San Diego Union-Tribune

July 13, 2001

Bill would allow Mexican trucks anywhere in U.S. after inspection
 Senate panel gives unanimous OK


WASHINGTON -- In a move toward a compromise with the White House,
a key Senate committee yesterday approved a transportation bill that would allow Mexican trucks to operate throughout the United States if they pass tough safety inspections.

The Appropriations Committee unanimously approved the bill after President Bush said he would veto a measure approved by the House last month that would block the Transportation Department from issuing permits to Mexican trucks.

Mexican trucks now are limited to a roughly 20-mile zone north of the border. Once they reach the edge of that zone, their loads are transferred to U.S. trucks.

The White House said it was encouraged by the Senate committee's vote. The trucking issue has caused trade friction between the United States and Mexico dating to the Clinton administration.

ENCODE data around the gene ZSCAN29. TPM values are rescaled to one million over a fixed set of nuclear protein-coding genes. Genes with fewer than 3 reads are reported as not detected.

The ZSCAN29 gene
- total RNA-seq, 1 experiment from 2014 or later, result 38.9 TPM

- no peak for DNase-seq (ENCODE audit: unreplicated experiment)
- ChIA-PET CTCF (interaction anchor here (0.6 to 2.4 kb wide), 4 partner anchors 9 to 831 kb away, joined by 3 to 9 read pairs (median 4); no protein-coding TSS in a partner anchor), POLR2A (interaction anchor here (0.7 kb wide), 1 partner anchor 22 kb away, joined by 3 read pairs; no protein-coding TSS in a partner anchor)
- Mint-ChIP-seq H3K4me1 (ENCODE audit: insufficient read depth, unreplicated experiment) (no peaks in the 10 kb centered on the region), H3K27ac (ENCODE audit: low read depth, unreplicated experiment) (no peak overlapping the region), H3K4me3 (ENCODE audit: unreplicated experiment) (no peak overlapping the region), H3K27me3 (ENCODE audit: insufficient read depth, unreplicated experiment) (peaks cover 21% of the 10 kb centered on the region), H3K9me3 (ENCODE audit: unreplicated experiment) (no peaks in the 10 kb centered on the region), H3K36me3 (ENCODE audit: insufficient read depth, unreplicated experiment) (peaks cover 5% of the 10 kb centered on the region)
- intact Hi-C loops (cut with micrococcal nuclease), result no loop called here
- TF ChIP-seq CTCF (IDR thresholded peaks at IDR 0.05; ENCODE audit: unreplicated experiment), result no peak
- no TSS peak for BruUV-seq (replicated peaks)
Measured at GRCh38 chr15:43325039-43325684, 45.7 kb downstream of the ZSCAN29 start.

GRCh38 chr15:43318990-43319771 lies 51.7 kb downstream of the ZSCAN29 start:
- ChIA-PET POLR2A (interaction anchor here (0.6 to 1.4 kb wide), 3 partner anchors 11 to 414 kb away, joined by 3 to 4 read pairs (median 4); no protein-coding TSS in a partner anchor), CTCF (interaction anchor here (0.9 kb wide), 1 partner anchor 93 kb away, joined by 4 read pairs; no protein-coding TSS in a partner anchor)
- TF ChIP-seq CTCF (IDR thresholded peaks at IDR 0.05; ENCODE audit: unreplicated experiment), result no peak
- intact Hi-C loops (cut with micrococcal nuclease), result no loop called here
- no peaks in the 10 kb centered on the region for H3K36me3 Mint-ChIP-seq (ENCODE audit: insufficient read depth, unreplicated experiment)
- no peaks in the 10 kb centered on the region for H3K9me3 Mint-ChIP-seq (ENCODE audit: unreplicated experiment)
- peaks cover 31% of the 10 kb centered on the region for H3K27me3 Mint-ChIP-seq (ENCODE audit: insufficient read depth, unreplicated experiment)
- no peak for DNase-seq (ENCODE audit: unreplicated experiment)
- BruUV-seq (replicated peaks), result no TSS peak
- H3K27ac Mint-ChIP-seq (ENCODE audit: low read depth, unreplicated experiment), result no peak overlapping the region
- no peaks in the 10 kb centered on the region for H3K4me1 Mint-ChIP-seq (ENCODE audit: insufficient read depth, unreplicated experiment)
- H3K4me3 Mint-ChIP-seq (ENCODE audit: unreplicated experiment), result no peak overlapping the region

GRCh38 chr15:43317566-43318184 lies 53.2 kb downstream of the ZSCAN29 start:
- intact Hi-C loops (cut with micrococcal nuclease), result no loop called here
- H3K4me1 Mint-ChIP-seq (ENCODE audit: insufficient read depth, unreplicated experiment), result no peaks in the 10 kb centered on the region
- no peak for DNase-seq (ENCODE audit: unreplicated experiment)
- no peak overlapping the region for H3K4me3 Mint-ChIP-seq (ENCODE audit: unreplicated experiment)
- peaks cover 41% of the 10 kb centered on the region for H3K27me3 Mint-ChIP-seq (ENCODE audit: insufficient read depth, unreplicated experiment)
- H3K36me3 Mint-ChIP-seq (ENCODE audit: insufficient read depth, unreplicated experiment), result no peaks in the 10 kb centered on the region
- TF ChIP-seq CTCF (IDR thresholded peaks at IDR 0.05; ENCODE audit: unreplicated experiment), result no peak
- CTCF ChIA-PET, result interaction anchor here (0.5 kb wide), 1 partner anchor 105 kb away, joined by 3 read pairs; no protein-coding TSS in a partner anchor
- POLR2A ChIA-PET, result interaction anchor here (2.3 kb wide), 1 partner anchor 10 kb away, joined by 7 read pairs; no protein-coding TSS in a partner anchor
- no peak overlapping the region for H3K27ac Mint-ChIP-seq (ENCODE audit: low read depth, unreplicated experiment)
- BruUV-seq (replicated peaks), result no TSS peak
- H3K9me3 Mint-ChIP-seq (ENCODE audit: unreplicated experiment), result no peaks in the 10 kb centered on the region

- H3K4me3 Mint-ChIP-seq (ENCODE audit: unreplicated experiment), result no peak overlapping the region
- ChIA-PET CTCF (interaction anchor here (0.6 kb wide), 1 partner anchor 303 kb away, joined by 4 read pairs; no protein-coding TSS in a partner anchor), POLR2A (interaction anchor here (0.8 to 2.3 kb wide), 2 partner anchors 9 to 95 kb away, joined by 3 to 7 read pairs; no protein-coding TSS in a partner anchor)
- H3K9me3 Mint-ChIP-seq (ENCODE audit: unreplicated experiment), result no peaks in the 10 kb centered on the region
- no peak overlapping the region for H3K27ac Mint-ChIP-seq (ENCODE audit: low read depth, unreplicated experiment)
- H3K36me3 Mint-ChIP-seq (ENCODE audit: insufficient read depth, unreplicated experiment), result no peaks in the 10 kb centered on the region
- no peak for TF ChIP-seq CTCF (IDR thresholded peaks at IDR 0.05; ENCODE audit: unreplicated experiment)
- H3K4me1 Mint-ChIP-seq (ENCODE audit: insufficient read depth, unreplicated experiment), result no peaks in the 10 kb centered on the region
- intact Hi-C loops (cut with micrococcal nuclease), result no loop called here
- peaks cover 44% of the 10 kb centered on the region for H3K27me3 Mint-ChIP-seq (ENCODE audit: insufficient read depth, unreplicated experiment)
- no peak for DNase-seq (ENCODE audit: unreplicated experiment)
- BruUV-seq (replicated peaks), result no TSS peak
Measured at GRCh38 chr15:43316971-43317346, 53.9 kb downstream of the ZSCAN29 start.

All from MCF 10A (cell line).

"We're making progress in that the Senate is addressing the safety concerns, without closing our borders," said White House spokeswoman Claire Buchan. "We think there's progress in terms of addressing safety concerns and our international obligations."

Bush, a former Texas governor, wants to allow thousands of Mexican trucks to carry goods to and from any point in the United States beginning Jan. 1.

This year, Bush overturned President Clinton's 1995 order that denied
Mexican access to this country's highways. Bush complied with a North
American Free Trade Agreement order.

The Senate committee also voted to provide $105 million for improved safety enforcement of trucks along the Southwest border -- $15 million more than Bush sought.

The overall transportation bill was pegged at nearly $60 billion.

Last month, in a surprise vote, the House blocked the government from
issuing permits to thousands of Mexican trucks applying to travel in the United States beyond the limited zone.